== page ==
The Direct Ancestor to Modern Humans Just Got a New Name, And For a Good Reason

Scientists have identified a new species which may have been the direct ancestor for modern humans.
Homo bodoensis, a new species proposed by scientists who lived in Africa more than half a century ago, may help us understand how human lineages interacted across the globe.

Modern humans, Homo sapiens are the only human species that has survived, but other human species have been found on Earth. Scientists recently discovered that the Indonesian island Flores once belonged to the extinct Homo floresiensis species, also known as the "hobbit" due to its tiny body.

It is not always easy to decide whether an ancient set of fossils from human beings belongs to one or the other species. This topic is often heatedly debated. Some researchers believe that the skeletal differences found between Neanderthals and modern humans indicate they were two different species.

Other scientists disagree and argue that Neanderthals shouldn't be considered one species because of the abundance of genetic evidence showing that Neanderthals and modern humans interbreeded and produced fertile offspring.

Similar: 10 Things We Learned About Our Human Ancestors in 2020

Researchers analyzed fossils of human beings that date back to approximately 774,000 years ago. This was previously known as the Middle Pleistocene, but it has been renamed the Chibanian.

Research has suggested that modern humans emerged in Africa during this period, while Neanderthals developed in Eurasia. But, paleoanthropologists still don't know much about this crucial chapter of human evolution. This is what they call the "muddle in between".

Many of the Chibanian-era human remains from Africa and Eurasia can be assigned to either Homo heterodesiensis or Homo sheidelbergensis. Both species had multiple definitions, sometimes contradictory, of their skeletal characteristics and other traits.

Recent DNA evidence shows that fossils called H. heidelbergensis in Europe are actually Neanderthals. Scientists noted that H. heidelbergensis was a redundant term in these cases.

The researchers also stated that recent analysis of fossils from East Asia suggests they shouldn't be called H. heidelbergensis. Many facial features and other characteristics found in the Chibanian East Asian fossils of human beings are different from those in European or African fossils of the same era.

Chibanian fossils found in Africa from Chibanian are also sometimes called H. heidelbergensis or H. rhodesiensis. H. rhodesiensis, according to scientists, was a poorly-defined label that was not widely accepted in science due to its association with Cecil Rhodes, an controversial English imperialist.

The researchers propose H. bodoensis as a new species to help with this confusion. It is named after a 600,000.year-old skull that was found in Bodo D'ar in Ethiopia in 1976.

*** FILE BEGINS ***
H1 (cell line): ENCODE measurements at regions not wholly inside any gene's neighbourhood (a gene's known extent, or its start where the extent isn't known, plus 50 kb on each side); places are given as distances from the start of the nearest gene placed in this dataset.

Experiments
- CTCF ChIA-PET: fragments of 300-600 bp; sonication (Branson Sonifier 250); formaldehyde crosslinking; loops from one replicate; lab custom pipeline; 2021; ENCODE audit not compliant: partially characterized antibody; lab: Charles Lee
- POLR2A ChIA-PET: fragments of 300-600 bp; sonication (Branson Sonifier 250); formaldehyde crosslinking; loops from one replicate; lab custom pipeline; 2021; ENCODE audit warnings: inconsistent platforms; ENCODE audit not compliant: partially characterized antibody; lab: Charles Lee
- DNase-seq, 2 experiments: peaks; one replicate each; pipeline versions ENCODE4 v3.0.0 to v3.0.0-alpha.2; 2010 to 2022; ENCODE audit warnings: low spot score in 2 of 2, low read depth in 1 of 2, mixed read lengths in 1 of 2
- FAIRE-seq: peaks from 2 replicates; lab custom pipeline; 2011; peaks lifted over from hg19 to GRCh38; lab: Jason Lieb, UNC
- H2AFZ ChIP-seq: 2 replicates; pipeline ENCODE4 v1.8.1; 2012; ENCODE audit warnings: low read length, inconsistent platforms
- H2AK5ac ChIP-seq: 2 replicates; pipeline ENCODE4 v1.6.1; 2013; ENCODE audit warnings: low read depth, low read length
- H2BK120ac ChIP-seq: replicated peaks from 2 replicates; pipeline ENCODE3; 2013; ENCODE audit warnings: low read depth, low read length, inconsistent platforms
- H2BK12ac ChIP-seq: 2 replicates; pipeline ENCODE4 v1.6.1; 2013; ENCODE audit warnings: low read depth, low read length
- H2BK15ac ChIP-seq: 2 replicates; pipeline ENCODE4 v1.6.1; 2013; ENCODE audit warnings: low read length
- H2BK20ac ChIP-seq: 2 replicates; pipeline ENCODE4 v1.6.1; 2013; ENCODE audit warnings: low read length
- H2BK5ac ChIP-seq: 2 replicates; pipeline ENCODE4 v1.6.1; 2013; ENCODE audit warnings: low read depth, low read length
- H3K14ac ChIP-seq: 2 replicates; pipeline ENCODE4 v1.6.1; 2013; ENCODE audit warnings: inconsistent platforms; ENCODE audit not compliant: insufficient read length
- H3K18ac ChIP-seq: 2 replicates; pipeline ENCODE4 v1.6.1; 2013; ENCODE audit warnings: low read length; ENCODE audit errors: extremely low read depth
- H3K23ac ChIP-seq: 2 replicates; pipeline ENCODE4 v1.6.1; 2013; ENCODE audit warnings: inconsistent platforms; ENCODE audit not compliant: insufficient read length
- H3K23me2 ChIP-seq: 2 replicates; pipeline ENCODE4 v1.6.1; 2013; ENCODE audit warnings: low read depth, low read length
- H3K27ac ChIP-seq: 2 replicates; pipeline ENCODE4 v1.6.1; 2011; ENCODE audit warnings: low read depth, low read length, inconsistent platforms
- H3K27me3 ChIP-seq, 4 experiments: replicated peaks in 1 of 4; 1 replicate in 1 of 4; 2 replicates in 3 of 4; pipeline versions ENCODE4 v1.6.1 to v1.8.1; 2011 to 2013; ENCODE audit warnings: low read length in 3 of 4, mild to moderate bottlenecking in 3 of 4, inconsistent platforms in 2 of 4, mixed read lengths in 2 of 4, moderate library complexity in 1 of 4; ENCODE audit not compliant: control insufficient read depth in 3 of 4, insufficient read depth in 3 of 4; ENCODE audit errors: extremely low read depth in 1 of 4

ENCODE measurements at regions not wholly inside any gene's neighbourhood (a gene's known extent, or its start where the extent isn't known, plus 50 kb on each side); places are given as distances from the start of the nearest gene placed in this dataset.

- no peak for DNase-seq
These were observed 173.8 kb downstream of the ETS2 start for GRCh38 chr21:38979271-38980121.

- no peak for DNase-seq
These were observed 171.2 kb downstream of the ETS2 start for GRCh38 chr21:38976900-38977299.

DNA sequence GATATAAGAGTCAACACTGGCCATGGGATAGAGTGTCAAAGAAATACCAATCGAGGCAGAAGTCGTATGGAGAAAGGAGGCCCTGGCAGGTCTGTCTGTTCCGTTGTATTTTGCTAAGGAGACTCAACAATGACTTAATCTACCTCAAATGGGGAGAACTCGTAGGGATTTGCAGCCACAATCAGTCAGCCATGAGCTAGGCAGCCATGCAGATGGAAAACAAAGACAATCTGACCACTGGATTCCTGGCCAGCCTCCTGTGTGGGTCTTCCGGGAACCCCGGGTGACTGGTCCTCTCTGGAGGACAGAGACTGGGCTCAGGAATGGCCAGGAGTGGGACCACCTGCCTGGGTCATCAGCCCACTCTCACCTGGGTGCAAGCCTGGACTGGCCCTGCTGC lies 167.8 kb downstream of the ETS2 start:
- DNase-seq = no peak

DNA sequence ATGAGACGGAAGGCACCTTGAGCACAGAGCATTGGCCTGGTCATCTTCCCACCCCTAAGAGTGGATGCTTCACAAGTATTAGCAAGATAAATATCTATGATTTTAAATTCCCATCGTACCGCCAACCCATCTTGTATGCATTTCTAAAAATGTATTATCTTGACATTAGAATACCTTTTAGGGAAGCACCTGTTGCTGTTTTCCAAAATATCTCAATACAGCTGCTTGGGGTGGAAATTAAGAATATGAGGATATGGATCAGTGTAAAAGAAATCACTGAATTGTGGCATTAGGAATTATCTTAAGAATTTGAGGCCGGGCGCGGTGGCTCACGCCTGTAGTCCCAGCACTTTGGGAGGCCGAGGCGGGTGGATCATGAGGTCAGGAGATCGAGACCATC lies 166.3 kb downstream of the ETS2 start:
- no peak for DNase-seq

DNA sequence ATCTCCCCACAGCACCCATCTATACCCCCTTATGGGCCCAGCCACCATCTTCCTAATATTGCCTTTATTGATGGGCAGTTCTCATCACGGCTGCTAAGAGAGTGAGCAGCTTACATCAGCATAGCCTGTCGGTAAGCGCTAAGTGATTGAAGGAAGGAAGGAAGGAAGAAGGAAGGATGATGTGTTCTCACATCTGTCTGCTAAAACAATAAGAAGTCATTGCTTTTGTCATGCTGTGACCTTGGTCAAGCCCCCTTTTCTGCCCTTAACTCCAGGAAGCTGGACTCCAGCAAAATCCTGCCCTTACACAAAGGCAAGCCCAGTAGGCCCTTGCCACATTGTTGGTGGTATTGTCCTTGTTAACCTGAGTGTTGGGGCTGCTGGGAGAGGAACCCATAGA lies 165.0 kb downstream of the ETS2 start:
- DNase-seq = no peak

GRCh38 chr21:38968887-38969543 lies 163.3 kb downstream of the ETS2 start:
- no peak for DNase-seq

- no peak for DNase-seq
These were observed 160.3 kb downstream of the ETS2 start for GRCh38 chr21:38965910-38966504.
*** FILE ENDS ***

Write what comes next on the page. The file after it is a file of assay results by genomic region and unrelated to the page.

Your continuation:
This new name would include many fossils that were previously designated as H. heidelbergensis and H. rhodesiensis.

Researchers suggest that H. bodoensis is the direct ancestor to H. sapiens. They formed a separate branch of the human family tree from the one that gave birth to the Neanderthals.

Mirjana Roksandic (a co-lead author of the study) said that giving a new name for a species is always controversial. She is a paleoanthropologist at University of Winnipeg, Canada. It will live and survive if people use it.

H. bodoensis, a new classification, will describe all Chibanian human remains from Africa and the Eastern Mediterranean. Many European Chibanian human remains from Europe would be reclassified to Neanderthals.

H. heidelbergensis, H. rhodesiensis names would then be lost. With more research, the names of human fossils from East Asia such as the Chibanian Chibanian may be given.

Roksandic stated that "we are not claiming to be able to rewrite the history of human evolution." She explained that the researchers are trying to arrange the variation in ancient humans "in such a way as to make it possible to discuss its origins and what it represents."

"These differences can help us understand movement, interaction."

Roksandic stated that the researchers hope to find H. bodoensis specimens from Europe in the future.

The scientists presented their findings online on Thursday, Oct. 28, in Evolutionary Anthropology: Issues News and Reviews.

Similar Content:

Photos: Check out the Neanderthal's ancient faces

In photos: Bones from a Denisovan-Neanderthal hybrid

Photos: Uncovered Neanderthal burials

Live Science originally published this article. You can read the original article here.